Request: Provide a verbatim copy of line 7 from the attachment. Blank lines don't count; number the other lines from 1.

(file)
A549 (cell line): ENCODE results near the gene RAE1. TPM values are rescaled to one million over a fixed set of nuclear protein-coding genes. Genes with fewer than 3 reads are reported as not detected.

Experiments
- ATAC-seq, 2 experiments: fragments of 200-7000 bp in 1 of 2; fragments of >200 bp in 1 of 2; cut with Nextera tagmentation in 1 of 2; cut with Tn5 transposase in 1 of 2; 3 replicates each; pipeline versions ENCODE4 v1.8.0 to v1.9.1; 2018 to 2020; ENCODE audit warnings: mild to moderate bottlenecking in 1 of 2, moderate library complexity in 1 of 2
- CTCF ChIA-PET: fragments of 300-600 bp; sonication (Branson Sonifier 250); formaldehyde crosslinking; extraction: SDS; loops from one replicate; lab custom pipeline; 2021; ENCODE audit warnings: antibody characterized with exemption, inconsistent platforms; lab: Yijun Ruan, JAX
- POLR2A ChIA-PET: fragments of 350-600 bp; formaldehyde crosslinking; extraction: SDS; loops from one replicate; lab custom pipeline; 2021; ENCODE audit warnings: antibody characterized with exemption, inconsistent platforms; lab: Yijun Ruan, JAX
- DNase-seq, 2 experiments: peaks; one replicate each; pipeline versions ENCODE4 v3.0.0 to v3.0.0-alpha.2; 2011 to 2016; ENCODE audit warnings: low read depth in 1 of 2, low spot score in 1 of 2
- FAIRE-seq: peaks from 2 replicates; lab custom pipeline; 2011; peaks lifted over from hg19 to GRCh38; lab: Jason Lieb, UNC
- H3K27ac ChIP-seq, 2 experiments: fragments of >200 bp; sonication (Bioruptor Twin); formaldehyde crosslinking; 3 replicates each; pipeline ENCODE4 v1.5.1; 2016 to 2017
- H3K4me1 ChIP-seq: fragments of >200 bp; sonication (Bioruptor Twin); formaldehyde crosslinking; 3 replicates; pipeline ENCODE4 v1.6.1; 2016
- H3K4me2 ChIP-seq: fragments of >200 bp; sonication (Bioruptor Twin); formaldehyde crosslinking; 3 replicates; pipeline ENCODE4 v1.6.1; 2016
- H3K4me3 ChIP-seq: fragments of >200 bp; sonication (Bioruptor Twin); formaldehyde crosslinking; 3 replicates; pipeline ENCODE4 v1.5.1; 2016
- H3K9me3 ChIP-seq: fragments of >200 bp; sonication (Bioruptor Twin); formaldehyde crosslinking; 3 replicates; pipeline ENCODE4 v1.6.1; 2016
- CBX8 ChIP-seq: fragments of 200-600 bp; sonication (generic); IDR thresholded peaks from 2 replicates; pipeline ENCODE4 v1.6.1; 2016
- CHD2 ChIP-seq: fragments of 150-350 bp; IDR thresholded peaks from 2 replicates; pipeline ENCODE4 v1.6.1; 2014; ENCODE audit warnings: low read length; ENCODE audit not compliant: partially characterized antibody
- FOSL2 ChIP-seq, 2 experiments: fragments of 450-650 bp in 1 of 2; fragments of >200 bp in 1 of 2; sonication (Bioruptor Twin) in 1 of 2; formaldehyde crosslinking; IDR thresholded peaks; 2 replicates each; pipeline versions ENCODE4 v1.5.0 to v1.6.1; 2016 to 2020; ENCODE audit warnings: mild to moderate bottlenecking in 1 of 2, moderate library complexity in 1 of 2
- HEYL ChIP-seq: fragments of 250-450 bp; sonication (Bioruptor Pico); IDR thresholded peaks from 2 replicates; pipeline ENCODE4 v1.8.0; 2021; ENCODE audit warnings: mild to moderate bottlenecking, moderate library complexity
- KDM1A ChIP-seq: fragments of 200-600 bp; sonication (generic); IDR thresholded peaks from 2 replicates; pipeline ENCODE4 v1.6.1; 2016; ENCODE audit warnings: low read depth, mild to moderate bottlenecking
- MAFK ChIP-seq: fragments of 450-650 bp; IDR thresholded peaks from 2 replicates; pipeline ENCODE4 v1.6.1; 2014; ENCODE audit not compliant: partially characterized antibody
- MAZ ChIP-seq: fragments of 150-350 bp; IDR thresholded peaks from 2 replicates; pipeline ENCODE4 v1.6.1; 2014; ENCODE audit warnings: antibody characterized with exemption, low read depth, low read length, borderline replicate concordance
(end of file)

- FAIRE-seq: peaks from 2 replicates; lab custom pipeline; 2011; peaks lifted over from hg19 to GRCh38; lab: Jason Lieb, UNC